Good circulation (Part 2)
Checking blood pressure is routine for any GP. Hearing the heart beat through a stethoscope is a window into the heart and circulation. The reassuring thud of blood moving through arteries confirms that circulation of blood, along with oxygen through our lungs, as the most important of all vital statistics. When your blood pressure is taken, the top number, the systolic blood pressure, measures your blood pressure during heart contraction while the bottom number, the diastolic blood pressure, measures your blood pressure during relaxation.
Today we want to look at the importance of maintaining good circulation by ensuring the walls of your blood vessels allow for good blood flow at normal levels of blood pressure. If blood vessels lose their elasticity they can offer greater resistance to circulating blood which requires the heart to pump harder to achieve good circulation.
This is especially true of the major arteries that are more elastic than minor arteries. The high concentrations of elastic fibres in these arteries are needed to allow blood to be forced under pressure during heart contraction (systole) and then stored during cardiac relaxation (diastole). The loss of elasticity and subsequent stiffening of these major blood vessels can be caused by reductions in the function of elastic fibres or the cross-linking of supporting collagen fibres. This loss of elasticity is often a contributor to hypertension.
A good analogy is to think of a common garden hose. The coloured walls represent the protein elastin. This allows the hose to be flexible. The white webbing is much like the protein collagen which gives the hose and your blood vessels their strength. When a hose is left in the sun the hose will lose suppleness and may even bust. This is much like how free radicals damage elastin and collagen proteins causing stiffness and weakness in blood vessels.
Primary Hypertension is the name for elevated blood pressure where there is no specific cause. Research does suggest that free radicals (oxidative stress) play a role in damaging blood vessels thus causing an increase in blood pressure. A paper published in Hypertension Research (Rodrigo, 2007) compared free radical activity in 30 people with primary hypertension compared with 30 healthy people. The study confirmed that markers of oxidative stress were significantly higher in those with hypertension.
Some suggest that free radicals damage the collagen fibres which are the structural support for blood vessels. This can result in cross linking of collagen causing a reduction in elasticity of large arteries.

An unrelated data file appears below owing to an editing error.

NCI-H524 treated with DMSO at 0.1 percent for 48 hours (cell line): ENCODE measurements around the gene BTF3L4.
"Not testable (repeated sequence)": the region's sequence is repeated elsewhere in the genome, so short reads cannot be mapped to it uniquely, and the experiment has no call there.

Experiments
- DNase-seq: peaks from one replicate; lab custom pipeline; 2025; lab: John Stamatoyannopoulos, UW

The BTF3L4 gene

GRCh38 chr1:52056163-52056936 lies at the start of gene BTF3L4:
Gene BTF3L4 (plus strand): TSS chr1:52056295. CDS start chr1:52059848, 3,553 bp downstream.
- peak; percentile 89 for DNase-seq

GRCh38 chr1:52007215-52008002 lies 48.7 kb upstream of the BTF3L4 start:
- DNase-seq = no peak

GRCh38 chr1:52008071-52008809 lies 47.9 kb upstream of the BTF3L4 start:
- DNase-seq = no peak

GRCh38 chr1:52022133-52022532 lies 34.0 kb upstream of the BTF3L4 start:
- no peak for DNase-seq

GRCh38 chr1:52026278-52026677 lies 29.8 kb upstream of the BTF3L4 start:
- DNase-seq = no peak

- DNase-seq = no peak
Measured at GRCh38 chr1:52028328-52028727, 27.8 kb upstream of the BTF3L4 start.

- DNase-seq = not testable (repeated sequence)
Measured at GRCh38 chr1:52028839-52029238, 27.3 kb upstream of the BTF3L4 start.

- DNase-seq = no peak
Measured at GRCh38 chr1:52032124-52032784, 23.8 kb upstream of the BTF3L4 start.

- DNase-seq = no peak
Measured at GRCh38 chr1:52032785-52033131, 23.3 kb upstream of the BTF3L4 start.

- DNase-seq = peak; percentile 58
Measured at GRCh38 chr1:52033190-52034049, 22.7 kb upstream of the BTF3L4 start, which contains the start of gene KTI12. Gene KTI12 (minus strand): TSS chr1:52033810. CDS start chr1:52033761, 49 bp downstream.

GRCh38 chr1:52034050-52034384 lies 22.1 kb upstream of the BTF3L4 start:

Over the years I have observed many people lower their blood pressure using nutritional therapy. With diet we want to target foods high in compounds called polyphenols and vitamin C. I always add antioxidant supplement complexes that are high in grape seed OPC’s, high in vitamin C and other complementary compounds. I usually start people with hypertension on Cell-X and Omega 3 but sometimes another antioxidant such as Acai Plus.
Beetroot is very important; not only rich in antioxidants it is very high in nitrates that convert in the body to nitric oxide which temporarily opens up blood vessels. While results vary a lot, some people, especially those with slightly elevated blood pressure can notice a return to more normal levels of blood pressure. The following study explains how effective Beetroot juice therapy can be. To achieve this use either fresh or freeze dried beetroot (we stock this.)
Like any application of nutritional therapy there is never just one or 2 elements. Firstly we modify the diet to remove foods that can damage blood vessels. These are mostly certain types of plant oils and some animal fats. Our diets are generally full of empty carbohydrates such as many refined flour breads, baked products and sugar filled foods. These consume vitamins and minerals and do little more than increase body fat from excess energy. The ideal diet for someone with high blood pressure is the Mediterranean diet high in antioxidants and anti-inflammatory oils especially from olive oils and high omega 3 fish. I have a Nutribullet Circulation/Blood Pressure recipe which can really help. Email me if you want a copy.
With supplements I generally start with a solid dose of Omega 3 fish oil and a comprehensive multi antioxidant, multi vitamin, multi mineral. To this I usually add extra vitamin C. The one I like combines vitamin C with complementary bioflavonoid antioxidants. We then add a high OPC (grape seed extract) supplement targeting up to 300mg of OPC. Give me a call if you need any assistance.
John Arts (B.Soc.Sci, Dip Tch, Adv.Dip.Nut.Med.) is a nutritional medicine practitioner and founder of Abundant Health. If you have questions or need help you can contact John 0800 423559. You can email John at firstname.lastname@example.org.
Please note that the health advice given through this column is for general educational purposes only and is not intended to diagnose or treat any health problem. © John Arts 2021